With Dr. Jack Rodman, First Physicians Group COO, & Dr. Joseph Seaman, SMH Critical Care Pulmonologist
Written by SMH Communications Specialist Ann Key
Although Suncoast hospitals continue to manage an influx of patients with severe cases of COVID-19, most people with the disease are asymptomatic or experience mild to moderate symptoms, and recover without hospital care.
As a result, more and more area residents are self-treating and recovering from COVID-19 at home, oftentimes alone due to the need to self-isolate to prevent spreading the virus.
For those who may have to endure days of high fever, fatigue, acute respiratory issues and other symptoms at home, we offer this guide — an overview of what you’ll need, steps you should take, what to expect and tips for caregivers — based on insights from Sarasota Memorial’s medical providers. (Click here for a printable PDF version of this guide.)
In the event COVID-19 impacts your household, being prepared can help alleviate the potential stresses of supply shortages and shopping for medicines or trying to work out details when you’re un-well.
We also suggest reaching out to your healthcare providers ahead of time to find out how they support patients who are sick with COVID-19 but don’t require hospitalization. Would they provide remote monitoring at home, telehealth services, home care nursing or other care?
Look for these Red Flag Symptoms
- Trouble breathing / shortness of breath (blueish lips/face)
- Pain or pressure in the chest that doesn’t go away
- Fever spikes (especially in older people)
- New confusion
- Loss of speech or movement
- Signs of delirium or dehydration (fatigue, dizziness or overly-yellow urine)
- Inability to stay awake
If you experience any of these warning signs, seek emergency medical care immediately. Call ahead to the facility or call 911, and alert them of the situation.
It’s a good idea to stock your at-home COVID-19 care kit before you need it. Here is a checklist of the basic necessities:
Supplies for Patients
- Face masks or coverings (cloth or disposable; bandana style and buffs are not preferred)
- Disposable gloves
- Alcohol-based hand sanitizer (with 60% alcohol)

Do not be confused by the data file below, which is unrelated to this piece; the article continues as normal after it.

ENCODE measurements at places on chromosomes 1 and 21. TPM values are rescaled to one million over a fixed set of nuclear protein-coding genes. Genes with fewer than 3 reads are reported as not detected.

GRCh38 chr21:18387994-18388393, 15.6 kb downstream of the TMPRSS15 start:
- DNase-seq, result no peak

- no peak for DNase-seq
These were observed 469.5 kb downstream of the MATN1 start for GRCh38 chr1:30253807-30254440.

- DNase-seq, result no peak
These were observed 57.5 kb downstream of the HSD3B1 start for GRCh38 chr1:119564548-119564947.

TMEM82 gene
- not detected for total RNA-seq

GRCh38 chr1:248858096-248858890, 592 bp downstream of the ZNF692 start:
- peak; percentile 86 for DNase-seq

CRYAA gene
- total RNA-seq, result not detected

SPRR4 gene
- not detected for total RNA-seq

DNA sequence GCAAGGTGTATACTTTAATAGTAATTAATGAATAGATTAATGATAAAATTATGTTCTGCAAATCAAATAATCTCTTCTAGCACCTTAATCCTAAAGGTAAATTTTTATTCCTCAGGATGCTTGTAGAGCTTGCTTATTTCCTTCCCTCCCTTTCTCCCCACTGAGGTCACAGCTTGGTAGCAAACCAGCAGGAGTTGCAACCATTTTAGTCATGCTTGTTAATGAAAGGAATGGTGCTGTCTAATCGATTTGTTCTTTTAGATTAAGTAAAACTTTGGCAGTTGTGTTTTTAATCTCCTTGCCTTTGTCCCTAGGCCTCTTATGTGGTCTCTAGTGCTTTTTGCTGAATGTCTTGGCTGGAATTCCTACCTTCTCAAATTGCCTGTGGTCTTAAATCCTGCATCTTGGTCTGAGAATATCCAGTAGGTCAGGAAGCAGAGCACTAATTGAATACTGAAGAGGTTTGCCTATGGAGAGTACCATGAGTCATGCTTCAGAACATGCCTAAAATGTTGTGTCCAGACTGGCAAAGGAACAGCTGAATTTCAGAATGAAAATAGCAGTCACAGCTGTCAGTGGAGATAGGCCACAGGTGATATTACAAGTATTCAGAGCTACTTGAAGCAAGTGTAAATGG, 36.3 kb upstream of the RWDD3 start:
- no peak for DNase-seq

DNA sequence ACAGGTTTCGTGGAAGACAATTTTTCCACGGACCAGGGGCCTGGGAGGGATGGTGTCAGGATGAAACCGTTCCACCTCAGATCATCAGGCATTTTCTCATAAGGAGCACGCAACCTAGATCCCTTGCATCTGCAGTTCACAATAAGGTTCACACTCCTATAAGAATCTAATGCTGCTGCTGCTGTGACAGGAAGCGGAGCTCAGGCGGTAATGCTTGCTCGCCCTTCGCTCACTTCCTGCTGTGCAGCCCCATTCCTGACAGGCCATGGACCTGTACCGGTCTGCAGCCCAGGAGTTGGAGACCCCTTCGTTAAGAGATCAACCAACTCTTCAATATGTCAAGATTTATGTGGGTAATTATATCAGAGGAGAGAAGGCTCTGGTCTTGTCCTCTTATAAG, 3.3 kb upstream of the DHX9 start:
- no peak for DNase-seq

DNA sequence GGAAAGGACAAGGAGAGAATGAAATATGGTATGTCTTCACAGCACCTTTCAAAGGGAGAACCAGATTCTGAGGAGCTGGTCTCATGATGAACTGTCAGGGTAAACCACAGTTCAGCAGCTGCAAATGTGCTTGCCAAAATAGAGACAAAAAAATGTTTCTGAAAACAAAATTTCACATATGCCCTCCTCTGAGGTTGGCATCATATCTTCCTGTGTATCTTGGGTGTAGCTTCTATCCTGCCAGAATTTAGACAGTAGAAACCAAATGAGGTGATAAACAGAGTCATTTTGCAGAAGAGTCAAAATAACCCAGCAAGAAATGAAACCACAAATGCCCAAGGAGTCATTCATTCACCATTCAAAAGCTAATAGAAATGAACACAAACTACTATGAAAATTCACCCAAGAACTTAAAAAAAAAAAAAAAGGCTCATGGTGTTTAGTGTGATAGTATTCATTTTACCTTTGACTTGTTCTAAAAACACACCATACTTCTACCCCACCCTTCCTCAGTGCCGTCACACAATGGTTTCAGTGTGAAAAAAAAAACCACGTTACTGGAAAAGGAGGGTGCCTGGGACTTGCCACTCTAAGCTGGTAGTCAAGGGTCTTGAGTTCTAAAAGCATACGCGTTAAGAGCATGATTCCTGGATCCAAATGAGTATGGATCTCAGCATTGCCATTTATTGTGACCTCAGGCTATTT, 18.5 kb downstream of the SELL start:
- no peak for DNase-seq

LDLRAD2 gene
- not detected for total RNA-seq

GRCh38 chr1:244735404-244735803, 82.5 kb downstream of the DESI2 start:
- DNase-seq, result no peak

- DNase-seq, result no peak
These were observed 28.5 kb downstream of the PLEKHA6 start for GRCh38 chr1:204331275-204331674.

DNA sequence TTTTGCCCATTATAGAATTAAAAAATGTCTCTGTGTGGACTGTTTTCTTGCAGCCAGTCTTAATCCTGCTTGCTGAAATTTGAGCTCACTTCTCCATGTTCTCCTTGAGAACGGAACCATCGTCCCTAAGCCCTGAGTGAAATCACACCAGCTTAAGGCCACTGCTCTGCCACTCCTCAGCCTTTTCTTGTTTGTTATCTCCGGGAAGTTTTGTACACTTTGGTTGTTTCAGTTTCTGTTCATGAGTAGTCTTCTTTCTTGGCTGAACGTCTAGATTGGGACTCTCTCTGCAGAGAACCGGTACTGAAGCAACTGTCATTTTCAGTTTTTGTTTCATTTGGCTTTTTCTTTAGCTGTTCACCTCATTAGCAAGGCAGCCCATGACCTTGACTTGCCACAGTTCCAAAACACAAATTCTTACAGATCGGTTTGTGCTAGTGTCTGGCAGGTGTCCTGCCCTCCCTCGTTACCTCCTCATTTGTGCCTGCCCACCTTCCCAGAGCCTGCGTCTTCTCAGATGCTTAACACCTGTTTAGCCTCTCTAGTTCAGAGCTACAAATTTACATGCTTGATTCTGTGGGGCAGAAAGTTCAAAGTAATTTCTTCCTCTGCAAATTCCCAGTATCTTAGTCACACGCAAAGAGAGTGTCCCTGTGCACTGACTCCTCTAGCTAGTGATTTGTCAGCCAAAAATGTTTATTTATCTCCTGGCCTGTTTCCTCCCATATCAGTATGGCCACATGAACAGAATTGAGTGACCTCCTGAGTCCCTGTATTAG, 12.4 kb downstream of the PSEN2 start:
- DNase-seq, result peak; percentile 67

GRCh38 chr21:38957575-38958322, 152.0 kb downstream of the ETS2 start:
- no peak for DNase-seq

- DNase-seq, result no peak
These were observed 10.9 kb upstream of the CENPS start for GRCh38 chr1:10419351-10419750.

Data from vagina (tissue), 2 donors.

- Thermometer (contactless, infrared thermometer is recommended)
- Pulse oximeter (to measure level of oxygen in the blood)
- Blood pressure monitor
- Over-the-counter medicines for pain, fever, cough, sore throat, inflammation, diarrhea and vomiting
- Hydration and electrolyte drinks or additives for water (liquids, tablets or mix-in powders; Pedialyte; sugar-free popsicles). Gatorade is recommended, but it should be diluted with water.
- Gel cold packs (for high fevers and aches)
- Notebook to log and track symptoms
- A bell or other device to alert a caregiver of an urgent need for assistance
- Supplemental nutrition drinks and/or soft, bland foods (for nutrient intake when nauseous or lose appetite due to high fever); choose high-calorie foods and liquids
Supplies for the Household
- Household cleaning and sanitizing products
- Clean sheets and towels
- List with emergency contacts and other important phone numbers (family, friends, caregivers, healthcare provider and preferred ER)
- List of current medications for each household member (drug name, dosage amount, dosage schedule)
Supplies for the Caregiver
- Face masks (cloth or disposable)
- Disposable gloves
- Eye protection (face shield or safety goggles/glasses)
- Notebook to track your own health and to log important care information, including when medicines were given
Home Alone with COVID-19
If you live alone or do not have a household member who could be your caregiver, ask a few friends to be your go-to team. Your “team” would reach out (call or video chat) for regular check-ins, care for your pets, pick up mail, locate needed supplies (oximeter, thermometer, etc.) and deliver groceries or other necessities while you’re self-isolating and recovering.
Treatment at Home
There is not yet a cure for COVID-19, so treatment must focus on support: getting rest, keeping the illness from worsening and alleviating symptoms.
With COVID-19, symptoms and severity vary greatly from person to person. The most common symptoms among adults include fever, dry cough and fatigue; less common symptoms include aches and pains, sore throat, diarrhea, conjunctivitis, headache, loss of taste or smell, and skin rashes.
On average, symptoms arise 4 to 6 days after infection, but may occur anywhere from 2 to 14 days after a person contracts the virus. Mild illness typically begins with respiratory symptoms and fever, sometimes with a slight cough and/or headache (non-specific flu-like symptoms). Most people begin to get better or their illness may suddenly worsen 7 to 12 days after infection. Severe COVID-19 symptoms appear to peak twice during illness, around Day 14 and Day 22, post infection.
If you are symptomatic and/or test positive for COVID-19, follow the guidance below for self-isolating and at-home treatment. Stay in touch with your doctor, and if you experience any red flag symptoms, seek medical help immediately.
Avoid infecting others.
- Stay home. Do not go to work, school or public places. If you must go out for medical care, call ahead for instructions, wear a face mask and practice physical distancing.
- Self-isolate from other people, including those in your household and pets. Avoid sharing a bedroom or bathroom with others.